As a testament to his success, Wade was chosen as a member of the USA's Olympic basketball team during the 2004 offseason. However, he had a limited role as most of the playing time was given to more experienced veterans. But with his defense, Wade was considered one of the few bright spots on a team that otherwise performed poorly by the standards of U.S. Olympics basketball, eventually finishing with the bronze medal. Wade averaged 7.3 points and 17.5 minutes in the eight games that the USA played in the Olympics. He also earned himself a number two rating in registering steals against Olympic opponents, averaging slightly more than two per game.
Shaquille O'Neal was traded from the Los Angeles Lakers to the Heat in the summer before Wade's second season. Wade's scoring average, assists, and rebounding totals increased considerably in his second season with the Heat, and he quickly emerged as a rising superstar in the league. He was elected to his first NBA All-Star Game in Denver and came off the bench to score 14 points in the East's 125-115 win. Compared to the previous year, the Miami Heat under Wade and O'Neal improved by 17 games, from a 42-40 record in the 2003-2004 season, to an Eastern Conference-best 59-23 record in 2004-2005. In the first round of the 2005 NBA Playoffs (a sweep of the New Jersey Nets), Wade became only the seventh player in league history to average at least 25 points, eight assists and six rebounds while making half his shots in a playoff series, averaging 26.3 points, 8.8 assists, and 6.0 rebounds at 50% field-goal shooting (the other players to accomplish this are all members of the Basketball Hall of Fame: Bob Cousy, Oscar Robertson, Wilt Chamberlain, Larry Bird, Magic Johnson and Michael Jordan). Wade accomplished this feat once again in the 2nd round playoff sweep of the Washington Wizards, however, by averaging 31 points, 7 rebounds, and 8 assists over the four games, Wade further distinguished himself, joining Robertson and Jordan as the only players ever to do so. The Heat would go on to lose against the defending champion Detroit Pistons in 7 games during the Eastern Conference Finals. Wade scored 40 and 36 points in Games 2 and 3 respectively, despite playing with sinusitis, the flu, and a knee strain. He also suffered a strained rib muscle in Game 5 of the Conference Finals that kept him out of Game 6 and limited him in Game 7. The Heat would go on to lose the series after giving up a 3-2 lead, and a lead in the final 3 minutes of Game 7, partially because of Wade's ailments.
In the 2005-2006 NBA season, Wade was elected to his second All-Star Game in 2006, in which he made the game winning put-back off of the Philadelphia 76ers' Allen Iverson's missed shot. Wade finished the 2005-2006 regular season averaging 27.2 points, 6.7 assists, 5.7 rebounds, and 1.95 steals per game. Against the Chicago Bulls in the first round of the 2006 NBA Playoffs, Wade shook off a few injuries that scared Heat fans, including a severely bruised hip in Game 5. Returning late in the half, Wade resurrected his team by scoring 15 of his 28 points while suffering from intense pain, leading the Heat to the much-needed 3-2 series lead. After this, Wade successfully led his team to the 2006 NBA Finals, despite suffering from flu-like symptoms in game 6 of the Eastern Conference Finals against the Detroit Pistons. He put up a double-double with 14 points and 10 assists in that game, including an 8-point flurry to close out the 3rd period that put the game out of reach.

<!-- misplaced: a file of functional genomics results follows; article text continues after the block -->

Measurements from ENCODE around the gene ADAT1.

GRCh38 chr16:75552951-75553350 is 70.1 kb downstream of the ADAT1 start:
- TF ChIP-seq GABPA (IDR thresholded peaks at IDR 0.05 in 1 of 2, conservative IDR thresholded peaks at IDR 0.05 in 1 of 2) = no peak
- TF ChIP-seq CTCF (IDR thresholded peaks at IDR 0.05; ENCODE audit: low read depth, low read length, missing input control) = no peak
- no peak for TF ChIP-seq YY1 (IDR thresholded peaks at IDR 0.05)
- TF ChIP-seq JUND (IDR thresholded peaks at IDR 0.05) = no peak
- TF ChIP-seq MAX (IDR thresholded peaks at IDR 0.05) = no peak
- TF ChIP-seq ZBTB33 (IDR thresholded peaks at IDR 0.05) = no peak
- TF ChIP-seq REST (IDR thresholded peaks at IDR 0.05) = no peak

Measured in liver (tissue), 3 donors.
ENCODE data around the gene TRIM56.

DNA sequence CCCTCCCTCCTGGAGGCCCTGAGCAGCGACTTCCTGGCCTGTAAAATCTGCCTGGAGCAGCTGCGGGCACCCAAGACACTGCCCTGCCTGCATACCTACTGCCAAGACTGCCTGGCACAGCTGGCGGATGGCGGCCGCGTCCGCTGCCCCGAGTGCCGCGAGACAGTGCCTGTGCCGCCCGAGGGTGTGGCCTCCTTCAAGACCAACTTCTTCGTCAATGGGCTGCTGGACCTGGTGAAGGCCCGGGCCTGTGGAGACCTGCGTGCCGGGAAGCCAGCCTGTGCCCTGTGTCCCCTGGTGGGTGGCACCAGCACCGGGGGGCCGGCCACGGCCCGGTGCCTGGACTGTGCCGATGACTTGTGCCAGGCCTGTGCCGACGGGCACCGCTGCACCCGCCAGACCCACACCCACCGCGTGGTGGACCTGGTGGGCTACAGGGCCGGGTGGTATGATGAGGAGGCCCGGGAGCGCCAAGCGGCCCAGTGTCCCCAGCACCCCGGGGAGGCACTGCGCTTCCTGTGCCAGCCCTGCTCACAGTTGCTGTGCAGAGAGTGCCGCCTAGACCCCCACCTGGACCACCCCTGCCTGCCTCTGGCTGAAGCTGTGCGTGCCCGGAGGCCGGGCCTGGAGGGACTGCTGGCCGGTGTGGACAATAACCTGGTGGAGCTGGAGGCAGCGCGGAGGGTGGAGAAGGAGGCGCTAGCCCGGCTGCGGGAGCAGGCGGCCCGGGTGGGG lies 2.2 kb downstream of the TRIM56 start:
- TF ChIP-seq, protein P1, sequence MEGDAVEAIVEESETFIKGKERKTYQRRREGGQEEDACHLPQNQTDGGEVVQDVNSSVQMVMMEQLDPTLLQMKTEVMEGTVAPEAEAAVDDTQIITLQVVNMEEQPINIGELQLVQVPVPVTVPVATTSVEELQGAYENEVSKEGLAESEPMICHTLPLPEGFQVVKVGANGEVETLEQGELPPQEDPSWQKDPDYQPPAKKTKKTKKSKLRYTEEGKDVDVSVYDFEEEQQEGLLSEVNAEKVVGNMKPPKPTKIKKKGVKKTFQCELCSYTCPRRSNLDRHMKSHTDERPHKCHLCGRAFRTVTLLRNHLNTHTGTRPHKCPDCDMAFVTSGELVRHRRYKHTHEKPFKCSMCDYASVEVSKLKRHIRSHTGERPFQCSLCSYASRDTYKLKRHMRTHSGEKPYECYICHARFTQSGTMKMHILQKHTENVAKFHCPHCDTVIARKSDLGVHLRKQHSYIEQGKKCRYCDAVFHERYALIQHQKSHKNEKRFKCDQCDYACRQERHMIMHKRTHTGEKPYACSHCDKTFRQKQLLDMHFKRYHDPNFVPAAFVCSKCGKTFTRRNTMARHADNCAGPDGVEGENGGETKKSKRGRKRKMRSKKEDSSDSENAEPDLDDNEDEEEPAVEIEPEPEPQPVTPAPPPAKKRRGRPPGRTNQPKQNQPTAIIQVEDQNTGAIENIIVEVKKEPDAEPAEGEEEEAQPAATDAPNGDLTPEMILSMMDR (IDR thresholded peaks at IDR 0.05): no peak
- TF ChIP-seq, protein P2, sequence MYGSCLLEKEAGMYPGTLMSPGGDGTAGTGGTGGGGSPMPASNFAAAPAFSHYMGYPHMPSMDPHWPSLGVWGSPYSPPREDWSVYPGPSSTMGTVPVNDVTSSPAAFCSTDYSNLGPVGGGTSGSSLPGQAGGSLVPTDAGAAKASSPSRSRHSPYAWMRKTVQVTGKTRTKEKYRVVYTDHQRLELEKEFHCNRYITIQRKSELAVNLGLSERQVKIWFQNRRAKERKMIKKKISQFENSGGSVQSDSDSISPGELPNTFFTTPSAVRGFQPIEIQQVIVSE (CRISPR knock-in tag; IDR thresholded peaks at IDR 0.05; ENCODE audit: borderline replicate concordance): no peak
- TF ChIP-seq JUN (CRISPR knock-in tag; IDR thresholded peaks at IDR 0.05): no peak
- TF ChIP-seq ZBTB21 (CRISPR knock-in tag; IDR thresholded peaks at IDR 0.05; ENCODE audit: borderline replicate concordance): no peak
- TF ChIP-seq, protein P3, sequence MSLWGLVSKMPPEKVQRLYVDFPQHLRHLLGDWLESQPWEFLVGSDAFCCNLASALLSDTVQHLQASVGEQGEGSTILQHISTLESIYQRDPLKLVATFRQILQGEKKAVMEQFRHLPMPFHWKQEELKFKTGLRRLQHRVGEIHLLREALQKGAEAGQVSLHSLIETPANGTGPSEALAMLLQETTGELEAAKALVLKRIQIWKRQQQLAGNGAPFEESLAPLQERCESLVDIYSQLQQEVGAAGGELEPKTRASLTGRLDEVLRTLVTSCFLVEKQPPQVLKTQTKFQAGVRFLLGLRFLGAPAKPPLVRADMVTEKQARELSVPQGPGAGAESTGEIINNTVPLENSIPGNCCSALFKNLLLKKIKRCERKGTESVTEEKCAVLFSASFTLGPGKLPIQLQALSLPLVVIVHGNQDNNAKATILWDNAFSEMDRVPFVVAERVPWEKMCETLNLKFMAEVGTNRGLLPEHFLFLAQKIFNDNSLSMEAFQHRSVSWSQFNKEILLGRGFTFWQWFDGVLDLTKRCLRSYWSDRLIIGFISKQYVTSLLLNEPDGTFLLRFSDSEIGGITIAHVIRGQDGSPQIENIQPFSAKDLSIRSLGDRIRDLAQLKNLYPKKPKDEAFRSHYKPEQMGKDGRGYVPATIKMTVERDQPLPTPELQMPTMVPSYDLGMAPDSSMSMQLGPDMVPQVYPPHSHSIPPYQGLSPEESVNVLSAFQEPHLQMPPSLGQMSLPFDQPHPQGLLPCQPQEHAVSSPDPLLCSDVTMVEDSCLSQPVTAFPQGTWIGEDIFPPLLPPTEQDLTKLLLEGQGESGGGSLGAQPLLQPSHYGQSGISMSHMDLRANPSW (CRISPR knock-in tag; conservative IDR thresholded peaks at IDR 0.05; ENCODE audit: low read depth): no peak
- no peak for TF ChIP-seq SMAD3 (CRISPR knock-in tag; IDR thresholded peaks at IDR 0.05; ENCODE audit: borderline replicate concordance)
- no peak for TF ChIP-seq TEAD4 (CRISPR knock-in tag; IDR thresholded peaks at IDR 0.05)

In his first trip to the NBA Finals, in which the Miami Heat faced off against the Dallas Mavericks, Wade continued to display his great ability. His performance in games three, four, and five, in which he scored 42, 36, and 43 points, respectively, brought the Heat back from a 0-2 deficit to lead the series at 3 games to 2. Wade's Game 3 performance was especially memorable; Wade finished with 42 points (tying his career playoff high) and 13 rebounds (career high). 15 of his 42 points came in the 4th quarter, in which the Heat erased a 13 point deficit over the final 6:34 with a 22-7 run which included a go-ahead jumper by NBA veteran Gary Payton that sealed the win. The Heat went on to win Game 6, taking the 2006 Finals series 4-2, and Wade was presented with the Finals MVP trophy. Dwyane had the third highest scoring average ever by a player in his first NBA Finals with 34.7 points per game.
At least one journalist claimed that Wade was the recipient of “phantom foul” calls, allowing him to attempt almost as many free throws as the entire Dallas Mavericks team. ESPN journalist Bill Simmons argued that lopsided officiating gave Wade an unfair advantage.  On the other hand, Washington Post sports columnist Michael Wilbon believed that the Miami Heat was the better team .